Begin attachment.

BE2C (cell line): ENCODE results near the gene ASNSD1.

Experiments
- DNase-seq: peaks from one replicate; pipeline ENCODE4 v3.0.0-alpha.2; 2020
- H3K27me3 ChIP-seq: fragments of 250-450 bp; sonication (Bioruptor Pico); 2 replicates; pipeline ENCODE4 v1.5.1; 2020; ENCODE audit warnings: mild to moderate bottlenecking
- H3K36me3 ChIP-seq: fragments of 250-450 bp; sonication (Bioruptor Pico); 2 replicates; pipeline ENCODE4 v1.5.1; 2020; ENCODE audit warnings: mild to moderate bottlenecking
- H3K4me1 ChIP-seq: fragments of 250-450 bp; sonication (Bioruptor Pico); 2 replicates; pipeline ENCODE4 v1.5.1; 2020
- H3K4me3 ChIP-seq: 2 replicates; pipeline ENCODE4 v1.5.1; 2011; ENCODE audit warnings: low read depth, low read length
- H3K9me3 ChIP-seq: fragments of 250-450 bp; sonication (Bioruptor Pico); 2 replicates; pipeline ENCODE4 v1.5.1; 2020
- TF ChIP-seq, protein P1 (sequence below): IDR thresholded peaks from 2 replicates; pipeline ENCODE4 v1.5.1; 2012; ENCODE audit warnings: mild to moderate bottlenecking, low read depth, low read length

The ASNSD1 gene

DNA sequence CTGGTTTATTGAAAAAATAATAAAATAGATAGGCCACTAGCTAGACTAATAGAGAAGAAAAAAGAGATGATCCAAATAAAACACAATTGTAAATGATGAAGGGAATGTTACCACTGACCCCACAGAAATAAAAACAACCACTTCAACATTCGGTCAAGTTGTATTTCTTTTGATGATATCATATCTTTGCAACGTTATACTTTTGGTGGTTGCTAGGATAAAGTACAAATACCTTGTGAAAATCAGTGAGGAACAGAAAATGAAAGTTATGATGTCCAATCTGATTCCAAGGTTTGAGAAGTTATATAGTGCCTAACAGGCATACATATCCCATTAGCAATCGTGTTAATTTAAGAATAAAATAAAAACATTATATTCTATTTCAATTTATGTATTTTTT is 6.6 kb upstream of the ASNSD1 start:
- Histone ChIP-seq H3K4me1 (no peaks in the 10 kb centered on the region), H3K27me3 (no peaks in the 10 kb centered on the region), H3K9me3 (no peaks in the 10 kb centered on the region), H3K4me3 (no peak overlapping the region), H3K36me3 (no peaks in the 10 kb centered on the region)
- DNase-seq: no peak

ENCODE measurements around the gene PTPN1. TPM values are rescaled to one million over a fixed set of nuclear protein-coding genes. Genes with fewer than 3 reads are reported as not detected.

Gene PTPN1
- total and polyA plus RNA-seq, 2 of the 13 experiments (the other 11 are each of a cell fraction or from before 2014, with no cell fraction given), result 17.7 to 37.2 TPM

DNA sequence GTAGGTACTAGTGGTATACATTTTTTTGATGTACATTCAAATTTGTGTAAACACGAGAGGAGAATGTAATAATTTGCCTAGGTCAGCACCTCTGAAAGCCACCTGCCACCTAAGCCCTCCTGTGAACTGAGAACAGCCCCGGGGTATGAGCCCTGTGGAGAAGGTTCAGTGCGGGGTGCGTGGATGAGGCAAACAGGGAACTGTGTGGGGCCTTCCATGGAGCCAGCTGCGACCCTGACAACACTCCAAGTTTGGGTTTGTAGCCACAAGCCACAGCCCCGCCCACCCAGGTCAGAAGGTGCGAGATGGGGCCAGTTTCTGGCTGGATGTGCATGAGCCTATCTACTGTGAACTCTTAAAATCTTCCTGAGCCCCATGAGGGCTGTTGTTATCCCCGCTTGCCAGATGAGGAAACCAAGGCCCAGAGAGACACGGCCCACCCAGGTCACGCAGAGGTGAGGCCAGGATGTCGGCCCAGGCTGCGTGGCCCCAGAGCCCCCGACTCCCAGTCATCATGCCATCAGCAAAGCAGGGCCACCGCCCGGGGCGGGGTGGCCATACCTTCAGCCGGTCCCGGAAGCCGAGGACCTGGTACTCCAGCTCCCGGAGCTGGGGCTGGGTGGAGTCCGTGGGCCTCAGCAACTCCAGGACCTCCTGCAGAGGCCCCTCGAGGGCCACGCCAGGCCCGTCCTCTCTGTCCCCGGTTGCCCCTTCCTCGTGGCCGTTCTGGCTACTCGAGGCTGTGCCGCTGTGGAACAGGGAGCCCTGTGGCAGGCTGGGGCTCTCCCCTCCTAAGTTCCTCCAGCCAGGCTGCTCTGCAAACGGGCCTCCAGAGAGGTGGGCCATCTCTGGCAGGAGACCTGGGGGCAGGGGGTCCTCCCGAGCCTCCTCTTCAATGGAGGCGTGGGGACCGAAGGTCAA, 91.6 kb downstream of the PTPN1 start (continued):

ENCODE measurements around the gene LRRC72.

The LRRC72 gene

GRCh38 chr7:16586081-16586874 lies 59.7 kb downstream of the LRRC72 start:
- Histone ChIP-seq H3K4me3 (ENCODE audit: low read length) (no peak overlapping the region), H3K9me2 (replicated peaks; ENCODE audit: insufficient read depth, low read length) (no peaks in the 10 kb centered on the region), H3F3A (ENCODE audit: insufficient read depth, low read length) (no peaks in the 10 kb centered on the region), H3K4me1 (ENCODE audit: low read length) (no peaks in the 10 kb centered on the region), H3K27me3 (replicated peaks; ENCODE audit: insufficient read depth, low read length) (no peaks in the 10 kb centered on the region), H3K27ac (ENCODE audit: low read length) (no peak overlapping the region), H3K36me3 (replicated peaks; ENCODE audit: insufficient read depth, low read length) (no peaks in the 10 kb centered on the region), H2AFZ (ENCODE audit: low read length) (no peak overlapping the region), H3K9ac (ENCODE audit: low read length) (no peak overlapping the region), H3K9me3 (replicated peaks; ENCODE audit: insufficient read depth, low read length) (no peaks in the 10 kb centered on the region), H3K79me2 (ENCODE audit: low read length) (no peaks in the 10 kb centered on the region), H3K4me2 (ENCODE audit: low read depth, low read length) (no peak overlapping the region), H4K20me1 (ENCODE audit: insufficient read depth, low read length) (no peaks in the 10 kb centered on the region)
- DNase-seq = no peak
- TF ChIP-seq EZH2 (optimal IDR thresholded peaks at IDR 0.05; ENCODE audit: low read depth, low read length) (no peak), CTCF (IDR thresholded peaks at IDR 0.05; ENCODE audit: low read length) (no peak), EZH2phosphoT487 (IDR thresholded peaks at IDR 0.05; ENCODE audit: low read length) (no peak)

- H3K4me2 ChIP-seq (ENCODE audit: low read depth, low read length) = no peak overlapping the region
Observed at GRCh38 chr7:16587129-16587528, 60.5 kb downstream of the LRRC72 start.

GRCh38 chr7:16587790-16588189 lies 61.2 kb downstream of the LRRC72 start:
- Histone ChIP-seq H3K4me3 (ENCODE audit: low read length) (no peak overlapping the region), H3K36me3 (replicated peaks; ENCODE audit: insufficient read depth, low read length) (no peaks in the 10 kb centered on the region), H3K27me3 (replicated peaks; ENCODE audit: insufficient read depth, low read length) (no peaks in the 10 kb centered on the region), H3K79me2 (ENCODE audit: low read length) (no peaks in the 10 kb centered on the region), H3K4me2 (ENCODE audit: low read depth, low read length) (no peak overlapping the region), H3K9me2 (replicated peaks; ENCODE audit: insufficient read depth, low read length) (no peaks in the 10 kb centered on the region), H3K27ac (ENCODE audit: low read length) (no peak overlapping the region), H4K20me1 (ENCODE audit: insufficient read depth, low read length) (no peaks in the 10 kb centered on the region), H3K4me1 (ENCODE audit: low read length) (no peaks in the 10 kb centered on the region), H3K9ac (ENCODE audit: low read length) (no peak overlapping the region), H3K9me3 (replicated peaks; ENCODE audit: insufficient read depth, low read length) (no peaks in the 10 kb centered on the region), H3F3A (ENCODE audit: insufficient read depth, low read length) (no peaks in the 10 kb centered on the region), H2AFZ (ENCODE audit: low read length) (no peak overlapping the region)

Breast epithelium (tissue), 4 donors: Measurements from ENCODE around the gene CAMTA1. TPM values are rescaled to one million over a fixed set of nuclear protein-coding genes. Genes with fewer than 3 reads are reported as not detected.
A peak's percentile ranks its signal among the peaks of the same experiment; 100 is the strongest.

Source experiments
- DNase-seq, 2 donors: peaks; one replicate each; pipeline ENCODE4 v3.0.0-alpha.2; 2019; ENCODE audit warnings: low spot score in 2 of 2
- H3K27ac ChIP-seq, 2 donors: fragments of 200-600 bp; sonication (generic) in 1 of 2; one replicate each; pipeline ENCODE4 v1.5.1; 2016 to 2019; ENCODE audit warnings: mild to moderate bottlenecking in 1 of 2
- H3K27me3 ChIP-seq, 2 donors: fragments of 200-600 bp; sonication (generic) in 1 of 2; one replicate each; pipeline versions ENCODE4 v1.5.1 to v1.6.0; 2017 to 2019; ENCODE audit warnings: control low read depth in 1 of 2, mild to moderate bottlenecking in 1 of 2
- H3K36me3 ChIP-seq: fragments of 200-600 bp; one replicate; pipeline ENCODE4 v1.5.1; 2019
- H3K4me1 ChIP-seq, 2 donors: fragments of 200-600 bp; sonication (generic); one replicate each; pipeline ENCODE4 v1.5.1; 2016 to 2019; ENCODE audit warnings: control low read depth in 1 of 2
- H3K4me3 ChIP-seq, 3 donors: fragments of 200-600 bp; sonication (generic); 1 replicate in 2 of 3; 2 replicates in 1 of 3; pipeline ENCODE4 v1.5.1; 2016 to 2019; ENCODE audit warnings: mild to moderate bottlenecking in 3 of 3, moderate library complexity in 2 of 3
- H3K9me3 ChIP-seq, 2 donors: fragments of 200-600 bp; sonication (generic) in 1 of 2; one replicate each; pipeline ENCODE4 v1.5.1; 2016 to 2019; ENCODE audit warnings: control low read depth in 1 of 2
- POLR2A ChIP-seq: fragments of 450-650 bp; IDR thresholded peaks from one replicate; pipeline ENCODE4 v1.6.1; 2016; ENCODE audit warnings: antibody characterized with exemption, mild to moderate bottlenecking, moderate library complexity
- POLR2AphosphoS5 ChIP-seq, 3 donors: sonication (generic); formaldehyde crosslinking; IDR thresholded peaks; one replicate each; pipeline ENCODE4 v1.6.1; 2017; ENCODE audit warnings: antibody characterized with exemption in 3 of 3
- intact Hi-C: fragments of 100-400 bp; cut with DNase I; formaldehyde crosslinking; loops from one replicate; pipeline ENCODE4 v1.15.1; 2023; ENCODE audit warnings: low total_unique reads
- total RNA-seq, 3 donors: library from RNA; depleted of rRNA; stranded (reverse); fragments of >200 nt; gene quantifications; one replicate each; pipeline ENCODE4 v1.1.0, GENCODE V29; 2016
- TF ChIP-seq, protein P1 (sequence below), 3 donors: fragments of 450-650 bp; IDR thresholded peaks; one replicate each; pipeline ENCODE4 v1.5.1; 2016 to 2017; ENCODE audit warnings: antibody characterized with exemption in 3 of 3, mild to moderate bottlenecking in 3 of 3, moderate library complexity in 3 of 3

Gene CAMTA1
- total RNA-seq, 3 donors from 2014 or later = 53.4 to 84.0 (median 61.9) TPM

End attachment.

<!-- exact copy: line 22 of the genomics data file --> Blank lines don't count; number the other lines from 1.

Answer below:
- DNase-seq = no peak